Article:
As I read over some of her entries during her hospitalizations and just various days at home, some as recent as three months before the accident, I was reminded of something I'd read once about pain.  Someone asserted that the young, through illness or accident, may come to know bad pain, but only the old know true suffering.  As I read about how the voices tormented her and scared her, ordered her to do terrible things, and made her doubt her self-worth, I could see only too clearly that author was wrong.  Cory suffered plenty.

Reading what she'd written was so much like hearing her voice.  Tim finally took them away.  I couldn't stop shaking.

So there was the trigger, next came these thoughts:

I made her sick.  My anxiety made her worse.  Should I never have let her walk to the store?  Was she hearing voices that day?  Did I get her help soon enough?  Did I do everything I could?  Did my relationship choices set off her illness?  Did the stress when I was pregnant cause it?  How could I have prevented her illness?  How could I have prevented her death?  If I'd made better judgment calls, would she be here, whole, sitting at the end of my bed?

They tumbled on top of each other, these thoughts, until I had examined my role in this disaster in every nook and cranny I could think of, beginning while still I carried her in my belly and ending as I watched her walk out the back door.

Reaching for my journal in my bag, I came across the index cards Lady has encouraged me to try.  I scanned one, "I couldn't have loved her more." and instantly thought of a picture of us together.  Before long, I had a semi-circle of photos, washi tape, and index cards spread around me, and was carefully choosing an image to match the remaining statements:  I saved her many times, If Cory wasn't feeling well she wouldn't have offered to go, Some things are outside of my control, Letting her go to the store was part of a greater decision to allow her to contribute to the family, be independent, grow up, let go of fear, and be what she was meant to be.

Oh, how "let go of fear" sent a shiver up my spine!

These pictures, each illustrating the statement on the card, were evidence.  They were visual.  You can tell me anything all day long, and I'll think you're full of crap unless you show me.  I could look at these images and believe the statements were true.  Once I'd finished affixing them all, I turned through them slowly, going back to the beginning the second I'd finished, like a child with a favorite bedtime story.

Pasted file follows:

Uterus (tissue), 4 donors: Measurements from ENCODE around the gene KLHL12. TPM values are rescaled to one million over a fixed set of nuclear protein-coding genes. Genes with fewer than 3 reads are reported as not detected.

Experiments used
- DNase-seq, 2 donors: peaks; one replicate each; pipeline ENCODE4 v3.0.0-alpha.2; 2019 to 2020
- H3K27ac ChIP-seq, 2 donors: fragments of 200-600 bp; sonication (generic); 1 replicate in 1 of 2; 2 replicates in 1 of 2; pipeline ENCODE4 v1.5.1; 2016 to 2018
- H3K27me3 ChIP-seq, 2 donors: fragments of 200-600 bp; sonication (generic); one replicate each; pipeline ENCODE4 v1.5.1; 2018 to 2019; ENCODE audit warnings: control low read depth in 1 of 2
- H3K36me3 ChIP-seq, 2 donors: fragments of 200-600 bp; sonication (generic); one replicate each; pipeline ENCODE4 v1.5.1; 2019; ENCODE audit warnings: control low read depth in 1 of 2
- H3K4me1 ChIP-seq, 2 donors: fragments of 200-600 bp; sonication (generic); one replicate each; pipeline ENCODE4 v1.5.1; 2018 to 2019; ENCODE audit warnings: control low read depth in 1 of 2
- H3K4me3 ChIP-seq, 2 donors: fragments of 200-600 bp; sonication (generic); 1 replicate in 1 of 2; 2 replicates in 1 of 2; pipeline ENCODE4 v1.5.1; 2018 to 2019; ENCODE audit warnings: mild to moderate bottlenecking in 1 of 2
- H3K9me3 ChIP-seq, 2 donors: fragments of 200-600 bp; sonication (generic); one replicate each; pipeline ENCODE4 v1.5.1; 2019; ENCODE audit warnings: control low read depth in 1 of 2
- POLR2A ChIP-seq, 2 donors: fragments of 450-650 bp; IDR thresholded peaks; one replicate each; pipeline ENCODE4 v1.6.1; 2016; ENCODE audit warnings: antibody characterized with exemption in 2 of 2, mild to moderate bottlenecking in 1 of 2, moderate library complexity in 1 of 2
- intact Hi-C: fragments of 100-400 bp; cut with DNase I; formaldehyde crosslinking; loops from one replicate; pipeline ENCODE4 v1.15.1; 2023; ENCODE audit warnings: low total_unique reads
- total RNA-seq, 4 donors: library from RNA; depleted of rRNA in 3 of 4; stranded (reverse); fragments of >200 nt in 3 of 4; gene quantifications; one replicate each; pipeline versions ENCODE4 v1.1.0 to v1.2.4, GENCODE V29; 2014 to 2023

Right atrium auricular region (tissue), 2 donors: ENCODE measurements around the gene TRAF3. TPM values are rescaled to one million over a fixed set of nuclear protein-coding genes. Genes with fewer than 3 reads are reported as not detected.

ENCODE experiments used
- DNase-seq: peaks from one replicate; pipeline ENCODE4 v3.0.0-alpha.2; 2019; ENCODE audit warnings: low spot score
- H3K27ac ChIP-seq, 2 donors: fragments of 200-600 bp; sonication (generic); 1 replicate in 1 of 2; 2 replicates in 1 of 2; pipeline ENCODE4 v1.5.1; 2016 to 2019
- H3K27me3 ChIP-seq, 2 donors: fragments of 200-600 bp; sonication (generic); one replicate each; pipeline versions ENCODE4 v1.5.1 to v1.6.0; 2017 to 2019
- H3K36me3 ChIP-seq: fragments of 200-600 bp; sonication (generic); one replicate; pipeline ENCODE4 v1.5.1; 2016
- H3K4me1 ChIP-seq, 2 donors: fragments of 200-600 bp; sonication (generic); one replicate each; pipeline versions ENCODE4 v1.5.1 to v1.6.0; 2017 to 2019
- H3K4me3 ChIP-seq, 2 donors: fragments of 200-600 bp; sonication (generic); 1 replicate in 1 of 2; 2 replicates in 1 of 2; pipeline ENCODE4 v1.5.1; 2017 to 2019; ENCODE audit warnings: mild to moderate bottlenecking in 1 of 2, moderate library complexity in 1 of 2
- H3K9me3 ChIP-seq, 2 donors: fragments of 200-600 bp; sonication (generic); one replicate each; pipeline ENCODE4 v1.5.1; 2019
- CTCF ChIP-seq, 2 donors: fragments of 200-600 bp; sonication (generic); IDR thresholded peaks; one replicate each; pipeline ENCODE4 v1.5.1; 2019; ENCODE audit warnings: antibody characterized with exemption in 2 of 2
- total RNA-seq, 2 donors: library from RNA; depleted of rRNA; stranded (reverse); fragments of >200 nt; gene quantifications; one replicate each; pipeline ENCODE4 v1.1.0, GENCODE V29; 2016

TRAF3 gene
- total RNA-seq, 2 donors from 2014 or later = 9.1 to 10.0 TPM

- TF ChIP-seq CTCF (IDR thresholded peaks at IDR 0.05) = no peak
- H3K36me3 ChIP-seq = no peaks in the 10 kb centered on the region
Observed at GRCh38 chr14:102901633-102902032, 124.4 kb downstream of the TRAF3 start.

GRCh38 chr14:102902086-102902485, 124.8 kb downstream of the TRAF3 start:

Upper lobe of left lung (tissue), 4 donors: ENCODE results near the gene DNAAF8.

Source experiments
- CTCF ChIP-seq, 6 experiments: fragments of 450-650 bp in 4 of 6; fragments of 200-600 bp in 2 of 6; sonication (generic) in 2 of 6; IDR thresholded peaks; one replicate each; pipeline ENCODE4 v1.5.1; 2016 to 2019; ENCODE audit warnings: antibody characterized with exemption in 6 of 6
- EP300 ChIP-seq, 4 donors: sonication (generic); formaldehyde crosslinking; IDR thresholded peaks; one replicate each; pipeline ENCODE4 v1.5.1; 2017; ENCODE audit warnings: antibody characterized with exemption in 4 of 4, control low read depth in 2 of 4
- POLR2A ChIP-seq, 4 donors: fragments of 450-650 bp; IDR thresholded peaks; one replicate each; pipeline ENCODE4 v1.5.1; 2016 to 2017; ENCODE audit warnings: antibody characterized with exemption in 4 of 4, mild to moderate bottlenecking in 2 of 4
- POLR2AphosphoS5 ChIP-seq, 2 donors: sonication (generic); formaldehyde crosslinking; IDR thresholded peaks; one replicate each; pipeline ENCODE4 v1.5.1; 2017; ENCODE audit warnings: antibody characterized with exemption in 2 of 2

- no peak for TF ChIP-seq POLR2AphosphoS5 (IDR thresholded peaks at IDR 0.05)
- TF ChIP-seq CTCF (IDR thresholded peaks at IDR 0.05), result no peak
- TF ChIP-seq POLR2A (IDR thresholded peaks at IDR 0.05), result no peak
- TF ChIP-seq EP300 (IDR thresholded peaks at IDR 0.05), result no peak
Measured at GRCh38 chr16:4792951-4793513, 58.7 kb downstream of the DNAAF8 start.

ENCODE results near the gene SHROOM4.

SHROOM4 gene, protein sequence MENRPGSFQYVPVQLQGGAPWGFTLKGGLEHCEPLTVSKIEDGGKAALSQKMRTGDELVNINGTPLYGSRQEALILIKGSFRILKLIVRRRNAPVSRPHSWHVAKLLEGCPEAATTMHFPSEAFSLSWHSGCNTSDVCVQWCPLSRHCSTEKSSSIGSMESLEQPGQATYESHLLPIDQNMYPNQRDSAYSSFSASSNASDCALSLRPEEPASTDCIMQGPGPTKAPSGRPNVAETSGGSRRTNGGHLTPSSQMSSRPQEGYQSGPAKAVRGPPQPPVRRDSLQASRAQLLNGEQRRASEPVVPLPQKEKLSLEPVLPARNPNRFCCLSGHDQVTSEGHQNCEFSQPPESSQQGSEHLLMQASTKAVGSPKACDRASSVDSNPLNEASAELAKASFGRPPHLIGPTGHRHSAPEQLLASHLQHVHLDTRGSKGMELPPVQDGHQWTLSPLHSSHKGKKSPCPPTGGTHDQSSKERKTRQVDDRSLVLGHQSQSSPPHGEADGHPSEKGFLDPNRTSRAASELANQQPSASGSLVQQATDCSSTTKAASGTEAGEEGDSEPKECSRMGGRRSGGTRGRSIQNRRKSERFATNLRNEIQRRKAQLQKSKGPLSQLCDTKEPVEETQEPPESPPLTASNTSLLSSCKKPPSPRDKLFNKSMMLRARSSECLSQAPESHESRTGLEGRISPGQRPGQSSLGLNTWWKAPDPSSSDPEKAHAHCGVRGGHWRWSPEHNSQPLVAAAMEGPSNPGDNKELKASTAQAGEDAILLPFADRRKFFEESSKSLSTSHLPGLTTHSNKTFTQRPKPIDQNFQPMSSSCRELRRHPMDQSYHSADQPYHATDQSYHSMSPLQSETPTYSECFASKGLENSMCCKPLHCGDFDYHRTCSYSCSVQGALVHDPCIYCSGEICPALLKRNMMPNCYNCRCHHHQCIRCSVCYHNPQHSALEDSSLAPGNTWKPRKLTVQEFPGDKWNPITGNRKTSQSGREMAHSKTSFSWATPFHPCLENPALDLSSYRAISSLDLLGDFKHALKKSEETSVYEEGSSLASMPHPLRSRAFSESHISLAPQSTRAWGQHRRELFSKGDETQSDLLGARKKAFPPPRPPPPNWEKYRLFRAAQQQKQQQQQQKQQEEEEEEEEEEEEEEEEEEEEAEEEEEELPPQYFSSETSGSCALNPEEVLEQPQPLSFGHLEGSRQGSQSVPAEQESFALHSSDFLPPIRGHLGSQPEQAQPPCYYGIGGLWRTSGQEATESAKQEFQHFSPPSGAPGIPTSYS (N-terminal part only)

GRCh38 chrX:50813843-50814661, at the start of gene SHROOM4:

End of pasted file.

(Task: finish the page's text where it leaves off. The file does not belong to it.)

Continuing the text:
I felt a lot better about myself, my role in Cory's death, and my role in her life.

Maybe I'll think of some more pages to add to our story.  It's a good one.

Friday, January 16, 2015

She's Still With Us

Yesterday, Jacob turned thirteen.  He is officially a teenager, and I dread the day he'll be too embarrassed to kiss me full on the lips.  Cory would be turning twenty two next month.  That's the way it was supposed to go, and I wonder what she'd think of this sudden growth spurt that puts him practically eye to eye with his grandmother.  I wonder what she'd think of his quiet wit, his silliness within his safe circle, and his adult-like observations of life around him.  Would they still be friends?  Yeah, I think they would; they went through a lot together.

We took Jake to dinner, and I had a moment in which my heart jumped into my throat:  Jake slid into the booth next to me to sit, a first.  I am such a chump.  One look at Tim's face, and I knew he'd asked Jake to sit next to not the same.

I tried to keep upbeat.  Jake deserves happy birthdays.  But every occasion that brings our family together will be bittersweet, if not outright painful.  After his presents had been doled out, I made a quick run into Barnes and Noble.  I paid for a sleek, simple looking black leather journal that was big enough to accommodate Jake's messy handwriting.  I took the bag over to a table in the cafe, and fished in my purse for some adhesive and a picture of Cory and Jake together.  On the inside cover, I carefully affixed it, and wrote these words:  "She's still with us..."

A gift from Cory, to include her, and to validate any pain Jake might be in to not have her at his birthday table.  Here is a private container to house his memories and his feelings about losing his best friend in the world.  I hope he uses it, when he's ready.

Wednesday, January 14, 2015

Nick in Orange?

It's like someone hit pause.  Nearly two and a half years to the day, Tim has begun to mourn Cory.  I know he had a huge job taking care of me and making arrangements directly following the accident.  Beside all those tasks checked off one by one in his shaky penmanship in his little memo book was a scribbled admission, "I think I'm going crazy."